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In recent years there have been several studies of the breeding habits of Lear’s Macaw. These birds nest in cavities in sandstone cliffs, of which the two most important localities used are 38km (24 miles) apart. Searches for other nesting cliffs must continue.


to cultivate: little growth is seen during the first eight years.


Breeding


In recent years there have been several studies of the breeding habits of Lear’s Macaw. These birds nest in cavities in sandstone cliffs, of which the two most important localities used are 38km (24


44 BIRD SCENE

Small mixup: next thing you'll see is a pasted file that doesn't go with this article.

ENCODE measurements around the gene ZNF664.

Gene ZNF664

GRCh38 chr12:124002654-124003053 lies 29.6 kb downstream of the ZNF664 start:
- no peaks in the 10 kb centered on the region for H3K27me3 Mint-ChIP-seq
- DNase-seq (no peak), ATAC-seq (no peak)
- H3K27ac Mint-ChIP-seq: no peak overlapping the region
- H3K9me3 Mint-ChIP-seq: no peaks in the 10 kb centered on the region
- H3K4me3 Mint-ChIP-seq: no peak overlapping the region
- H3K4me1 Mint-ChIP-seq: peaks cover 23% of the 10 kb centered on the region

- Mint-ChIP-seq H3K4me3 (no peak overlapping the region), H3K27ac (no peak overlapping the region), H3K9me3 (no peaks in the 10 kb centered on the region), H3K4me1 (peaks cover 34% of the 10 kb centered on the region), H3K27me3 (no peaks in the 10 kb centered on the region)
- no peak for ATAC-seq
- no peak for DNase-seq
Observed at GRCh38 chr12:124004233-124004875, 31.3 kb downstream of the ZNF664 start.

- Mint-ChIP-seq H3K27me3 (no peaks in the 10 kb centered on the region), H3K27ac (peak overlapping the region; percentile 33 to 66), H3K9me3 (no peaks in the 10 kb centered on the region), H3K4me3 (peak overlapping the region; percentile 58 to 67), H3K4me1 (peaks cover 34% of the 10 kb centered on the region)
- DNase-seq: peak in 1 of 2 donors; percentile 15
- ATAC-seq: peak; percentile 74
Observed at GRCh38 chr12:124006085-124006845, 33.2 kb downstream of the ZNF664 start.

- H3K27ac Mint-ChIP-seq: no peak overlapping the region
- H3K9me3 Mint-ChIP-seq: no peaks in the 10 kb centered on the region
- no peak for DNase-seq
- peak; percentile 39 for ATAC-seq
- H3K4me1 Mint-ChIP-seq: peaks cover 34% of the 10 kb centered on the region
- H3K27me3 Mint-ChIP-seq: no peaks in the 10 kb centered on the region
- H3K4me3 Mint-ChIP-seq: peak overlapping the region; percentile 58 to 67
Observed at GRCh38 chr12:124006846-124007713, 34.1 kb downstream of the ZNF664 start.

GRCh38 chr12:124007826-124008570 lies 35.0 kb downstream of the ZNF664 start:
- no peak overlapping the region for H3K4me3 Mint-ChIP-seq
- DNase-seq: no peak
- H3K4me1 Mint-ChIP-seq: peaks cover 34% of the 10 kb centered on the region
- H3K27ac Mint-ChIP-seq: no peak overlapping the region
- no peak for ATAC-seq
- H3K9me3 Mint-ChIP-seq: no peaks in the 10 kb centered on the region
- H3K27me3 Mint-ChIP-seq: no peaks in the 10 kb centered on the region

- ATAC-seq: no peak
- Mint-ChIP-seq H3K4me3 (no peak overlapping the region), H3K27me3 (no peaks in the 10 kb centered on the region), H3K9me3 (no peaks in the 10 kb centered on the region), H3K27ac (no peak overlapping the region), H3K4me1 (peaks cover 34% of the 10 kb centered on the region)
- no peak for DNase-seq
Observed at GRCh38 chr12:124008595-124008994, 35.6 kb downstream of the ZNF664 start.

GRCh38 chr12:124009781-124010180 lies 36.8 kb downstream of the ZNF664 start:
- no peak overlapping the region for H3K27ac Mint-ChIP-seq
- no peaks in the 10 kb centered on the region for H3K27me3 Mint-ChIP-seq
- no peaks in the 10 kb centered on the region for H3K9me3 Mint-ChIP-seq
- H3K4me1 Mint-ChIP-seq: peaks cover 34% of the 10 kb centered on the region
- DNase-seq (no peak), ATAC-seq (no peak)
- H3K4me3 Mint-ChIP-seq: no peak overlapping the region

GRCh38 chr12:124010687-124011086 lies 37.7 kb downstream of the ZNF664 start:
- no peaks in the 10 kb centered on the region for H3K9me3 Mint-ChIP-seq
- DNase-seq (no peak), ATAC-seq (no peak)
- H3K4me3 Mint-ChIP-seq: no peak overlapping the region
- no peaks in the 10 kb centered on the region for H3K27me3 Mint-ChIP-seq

miles) apart. Searches for other nesting cliffs must continue. Eggs are usually laid in November or December and the last young leave the nest in April -- the month in which most young fledge. During the breeding season of 2004- 2005, an extensive search for nests was carried out. Fifty-six cavities were found occupied at Serra Branca and eleven at Toca Velha. Nine nests were monitored during the whole breeding season, and the breeding success registered was 1.22 young/monitored nest,. The population increased by about 80 individuals. Five years later, observation of nesting cavities at both sites in 2010 led to


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